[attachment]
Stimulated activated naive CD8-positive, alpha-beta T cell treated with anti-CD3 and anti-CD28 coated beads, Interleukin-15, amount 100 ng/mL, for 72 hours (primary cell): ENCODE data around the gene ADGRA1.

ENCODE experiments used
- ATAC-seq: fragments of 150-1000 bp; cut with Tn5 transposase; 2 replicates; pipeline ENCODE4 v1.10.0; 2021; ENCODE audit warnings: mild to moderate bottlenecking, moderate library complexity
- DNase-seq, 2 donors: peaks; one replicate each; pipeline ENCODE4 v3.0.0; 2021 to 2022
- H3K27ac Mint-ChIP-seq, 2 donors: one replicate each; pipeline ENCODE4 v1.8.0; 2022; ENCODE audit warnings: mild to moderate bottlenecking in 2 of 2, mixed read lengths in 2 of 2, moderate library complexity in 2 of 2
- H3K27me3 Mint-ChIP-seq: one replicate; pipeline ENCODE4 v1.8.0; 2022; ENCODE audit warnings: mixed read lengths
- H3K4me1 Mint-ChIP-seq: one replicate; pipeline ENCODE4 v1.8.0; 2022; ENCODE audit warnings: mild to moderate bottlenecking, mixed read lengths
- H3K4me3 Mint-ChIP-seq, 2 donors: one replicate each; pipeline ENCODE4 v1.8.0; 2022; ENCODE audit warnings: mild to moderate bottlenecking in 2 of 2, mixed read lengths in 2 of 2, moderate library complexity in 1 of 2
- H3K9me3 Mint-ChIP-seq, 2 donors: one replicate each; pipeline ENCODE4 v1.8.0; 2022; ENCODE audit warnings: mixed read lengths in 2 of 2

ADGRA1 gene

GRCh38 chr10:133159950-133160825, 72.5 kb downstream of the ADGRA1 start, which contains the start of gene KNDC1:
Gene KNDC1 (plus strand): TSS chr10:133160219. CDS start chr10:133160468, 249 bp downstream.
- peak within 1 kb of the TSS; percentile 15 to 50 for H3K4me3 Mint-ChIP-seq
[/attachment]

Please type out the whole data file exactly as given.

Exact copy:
Stimulated activated naive CD8-positive, alpha-beta T cell treated with anti-CD3 and anti-CD28 coated beads, Interleukin-15, amount 100 ng/mL, for 72 hours (primary cell): ENCODE data around the gene ADGRA1.

ENCODE experiments used
- ATAC-seq: fragments of 150-1000 bp; cut with Tn5 transposase; 2 replicates; pipeline ENCODE4 v1.10.0; 2021; ENCODE audit warnings: mild to moderate bottlenecking, moderate library complexity
- DNase-seq, 2 donors: peaks; one replicate each; pipeline ENCODE4 v3.0.0; 2021 to 2022
- H3K27ac Mint-ChIP-seq, 2 donors: one replicate each; pipeline ENCODE4 v1.8.0; 2022; ENCODE audit warnings: mild to moderate bottlenecking in 2 of 2, mixed read lengths in 2 of 2, moderate library complexity in 2 of 2
- H3K27me3 Mint-ChIP-seq: one replicate; pipeline ENCODE4 v1.8.0; 2022; ENCODE audit warnings: mixed read lengths
- H3K4me1 Mint-ChIP-seq: one replicate; pipeline ENCODE4 v1.8.0; 2022; ENCODE audit warnings: mild to moderate bottlenecking, mixed read lengths
- H3K4me3 Mint-ChIP-seq, 2 donors: one replicate each; pipeline ENCODE4 v1.8.0; 2022; ENCODE audit warnings: mild to moderate bottlenecking in 2 of 2, mixed read lengths in 2 of 2, moderate library complexity in 1 of 2
- H3K9me3 Mint-ChIP-seq, 2 donors: one replicate each; pipeline ENCODE4 v1.8.0; 2022; ENCODE audit warnings: mixed read lengths in 2 of 2

ADGRA1 gene

GRCh38 chr10:133159950-133160825, 72.5 kb downstream of the ADGRA1 start, which contains the start of gene KNDC1:
Gene KNDC1 (plus strand): TSS chr10:133160219. CDS start chr10:133160468, 249 bp downstream.
- peak within 1 kb of the TSS; percentile 15 to 50 for H3K4me3 Mint-ChIP-seq